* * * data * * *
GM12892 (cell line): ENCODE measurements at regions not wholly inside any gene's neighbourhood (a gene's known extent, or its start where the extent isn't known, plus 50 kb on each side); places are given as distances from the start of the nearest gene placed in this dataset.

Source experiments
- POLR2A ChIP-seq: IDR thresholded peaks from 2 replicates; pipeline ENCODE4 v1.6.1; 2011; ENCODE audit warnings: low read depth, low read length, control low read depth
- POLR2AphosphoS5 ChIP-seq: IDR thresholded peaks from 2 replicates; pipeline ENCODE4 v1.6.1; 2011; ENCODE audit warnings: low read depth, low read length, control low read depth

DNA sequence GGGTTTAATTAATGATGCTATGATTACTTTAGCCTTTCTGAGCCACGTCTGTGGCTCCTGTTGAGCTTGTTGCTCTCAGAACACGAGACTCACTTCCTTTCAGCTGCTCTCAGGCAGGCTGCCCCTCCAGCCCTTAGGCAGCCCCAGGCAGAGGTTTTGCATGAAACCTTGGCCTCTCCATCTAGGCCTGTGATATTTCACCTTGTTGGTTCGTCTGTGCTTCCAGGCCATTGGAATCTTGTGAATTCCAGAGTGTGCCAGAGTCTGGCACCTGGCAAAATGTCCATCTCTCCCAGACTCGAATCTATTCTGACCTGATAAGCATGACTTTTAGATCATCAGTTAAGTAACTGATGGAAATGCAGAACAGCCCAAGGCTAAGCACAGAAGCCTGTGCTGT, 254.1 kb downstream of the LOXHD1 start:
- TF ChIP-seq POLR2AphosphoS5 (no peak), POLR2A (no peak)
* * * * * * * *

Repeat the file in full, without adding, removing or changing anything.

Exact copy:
GM12892 (cell line): ENCODE measurements at regions not wholly inside any gene's neighbourhood (a gene's known extent, or its start where the extent isn't known, plus 50 kb on each side); places are given as distances from the start of the nearest gene placed in this dataset.

Source experiments
- POLR2A ChIP-seq: IDR thresholded peaks from 2 replicates; pipeline ENCODE4 v1.6.1; 2011; ENCODE audit warnings: low read depth, low read length, control low read depth
- POLR2AphosphoS5 ChIP-seq: IDR thresholded peaks from 2 replicates; pipeline ENCODE4 v1.6.1; 2011; ENCODE audit warnings: low read depth, low read length, control low read depth

DNA sequence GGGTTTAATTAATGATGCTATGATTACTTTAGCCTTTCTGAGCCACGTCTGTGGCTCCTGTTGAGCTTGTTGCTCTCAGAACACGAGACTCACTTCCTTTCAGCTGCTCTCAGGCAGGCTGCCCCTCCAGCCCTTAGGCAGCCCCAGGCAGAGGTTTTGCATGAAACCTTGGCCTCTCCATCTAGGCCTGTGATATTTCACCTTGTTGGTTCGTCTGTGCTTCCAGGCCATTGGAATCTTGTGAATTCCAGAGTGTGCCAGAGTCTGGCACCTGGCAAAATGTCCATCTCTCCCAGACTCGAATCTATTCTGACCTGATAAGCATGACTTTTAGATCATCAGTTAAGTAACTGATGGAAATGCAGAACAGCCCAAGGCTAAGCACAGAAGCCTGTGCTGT, 254.1 kb downstream of the LOXHD1 start:
- TF ChIP-seq POLR2AphosphoS5 (no peak), POLR2A (no peak)